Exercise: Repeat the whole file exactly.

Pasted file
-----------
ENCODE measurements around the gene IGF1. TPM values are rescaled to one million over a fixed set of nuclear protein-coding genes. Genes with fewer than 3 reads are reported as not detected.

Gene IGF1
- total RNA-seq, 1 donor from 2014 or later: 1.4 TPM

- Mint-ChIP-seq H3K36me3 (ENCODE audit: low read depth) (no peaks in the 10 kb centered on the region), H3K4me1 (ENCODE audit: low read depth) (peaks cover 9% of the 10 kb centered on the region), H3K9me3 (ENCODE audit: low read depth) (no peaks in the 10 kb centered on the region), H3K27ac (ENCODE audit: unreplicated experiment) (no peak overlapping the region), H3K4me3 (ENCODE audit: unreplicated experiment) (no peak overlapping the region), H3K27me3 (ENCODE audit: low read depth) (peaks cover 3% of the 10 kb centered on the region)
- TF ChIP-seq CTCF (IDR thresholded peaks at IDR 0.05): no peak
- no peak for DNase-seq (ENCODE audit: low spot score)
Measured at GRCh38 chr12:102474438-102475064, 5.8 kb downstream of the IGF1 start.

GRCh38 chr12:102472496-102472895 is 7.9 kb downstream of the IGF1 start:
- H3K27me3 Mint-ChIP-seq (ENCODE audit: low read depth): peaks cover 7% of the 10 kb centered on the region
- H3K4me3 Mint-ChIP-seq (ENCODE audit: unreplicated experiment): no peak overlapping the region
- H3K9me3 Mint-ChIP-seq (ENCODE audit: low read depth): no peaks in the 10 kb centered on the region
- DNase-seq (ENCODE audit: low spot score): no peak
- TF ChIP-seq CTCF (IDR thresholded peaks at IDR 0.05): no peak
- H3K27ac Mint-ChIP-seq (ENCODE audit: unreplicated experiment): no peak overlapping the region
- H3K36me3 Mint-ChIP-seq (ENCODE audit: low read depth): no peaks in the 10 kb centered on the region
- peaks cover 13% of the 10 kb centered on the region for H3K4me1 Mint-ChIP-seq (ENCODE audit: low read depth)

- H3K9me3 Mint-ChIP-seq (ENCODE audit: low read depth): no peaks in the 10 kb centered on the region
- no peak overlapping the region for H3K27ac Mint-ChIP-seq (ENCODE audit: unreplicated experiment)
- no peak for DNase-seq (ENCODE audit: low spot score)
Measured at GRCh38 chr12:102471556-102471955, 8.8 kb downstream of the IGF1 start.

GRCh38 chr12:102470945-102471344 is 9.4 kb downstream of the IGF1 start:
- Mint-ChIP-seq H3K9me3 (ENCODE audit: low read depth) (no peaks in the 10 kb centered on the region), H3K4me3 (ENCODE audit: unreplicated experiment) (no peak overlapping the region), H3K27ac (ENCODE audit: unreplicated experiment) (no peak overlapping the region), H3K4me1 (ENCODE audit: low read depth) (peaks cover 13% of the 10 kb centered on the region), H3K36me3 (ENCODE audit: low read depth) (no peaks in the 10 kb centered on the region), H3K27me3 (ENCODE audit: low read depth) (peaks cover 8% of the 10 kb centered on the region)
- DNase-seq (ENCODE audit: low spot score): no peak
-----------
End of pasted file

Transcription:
ENCODE measurements around the gene IGF1. TPM values are rescaled to one million over a fixed set of nuclear protein-coding genes. Genes with fewer than 3 reads are reported as not detected.

Gene IGF1
- total RNA-seq, 1 donor from 2014 or later: 1.4 TPM

- Mint-ChIP-seq H3K36me3 (ENCODE audit: low read depth) (no peaks in the 10 kb centered on the region), H3K4me1 (ENCODE audit: low read depth) (peaks cover 9% of the 10 kb centered on the region), H3K9me3 (ENCODE audit: low read depth) (no peaks in the 10 kb centered on the region), H3K27ac (ENCODE audit: unreplicated experiment) (no peak overlapping the region), H3K4me3 (ENCODE audit: unreplicated experiment) (no peak overlapping the region), H3K27me3 (ENCODE audit: low read depth) (peaks cover 3% of the 10 kb centered on the region)
- TF ChIP-seq CTCF (IDR thresholded peaks at IDR 0.05): no peak
- no peak for DNase-seq (ENCODE audit: low spot score)
Measured at GRCh38 chr12:102474438-102475064, 5.8 kb downstream of the IGF1 start.

GRCh38 chr12:102472496-102472895 is 7.9 kb downstream of the IGF1 start:
- H3K27me3 Mint-ChIP-seq (ENCODE audit: low read depth): peaks cover 7% of the 10 kb centered on the region
- H3K4me3 Mint-ChIP-seq (ENCODE audit: unreplicated experiment): no peak overlapping the region
- H3K9me3 Mint-ChIP-seq (ENCODE audit: low read depth): no peaks in the 10 kb centered on the region
- DNase-seq (ENCODE audit: low spot score): no peak
- TF ChIP-seq CTCF (IDR thresholded peaks at IDR 0.05): no peak
- H3K27ac Mint-ChIP-seq (ENCODE audit: unreplicated experiment): no peak overlapping the region
- H3K36me3 Mint-ChIP-seq (ENCODE audit: low read depth): no peaks in the 10 kb centered on the region
- peaks cover 13% of the 10 kb centered on the region for H3K4me1 Mint-ChIP-seq (ENCODE audit: low read depth)

- H3K9me3 Mint-ChIP-seq (ENCODE audit: low read depth): no peaks in the 10 kb centered on the region
- no peak overlapping the region for H3K27ac Mint-ChIP-seq (ENCODE audit: unreplicated experiment)
- no peak for DNase-seq (ENCODE audit: low spot score)
Measured at GRCh38 chr12:102471556-102471955, 8.8 kb downstream of the IGF1 start.

GRCh38 chr12:102470945-102471344 is 9.4 kb downstream of the IGF1 start:
- Mint-ChIP-seq H3K9me3 (ENCODE audit: low read depth) (no peaks in the 10 kb centered on the region), H3K4me3 (ENCODE audit: unreplicated experiment) (no peak overlapping the region), H3K27ac (ENCODE audit: unreplicated experiment) (no peak overlapping the region), H3K4me1 (ENCODE audit: low read depth) (peaks cover 13% of the 10 kb centered on the region), H3K36me3 (ENCODE audit: low read depth) (no peaks in the 10 kb centered on the region), H3K27me3 (ENCODE audit: low read depth) (peaks cover 8% of the 10 kb centered on the region)
- DNase-seq (ENCODE audit: low spot score): no peak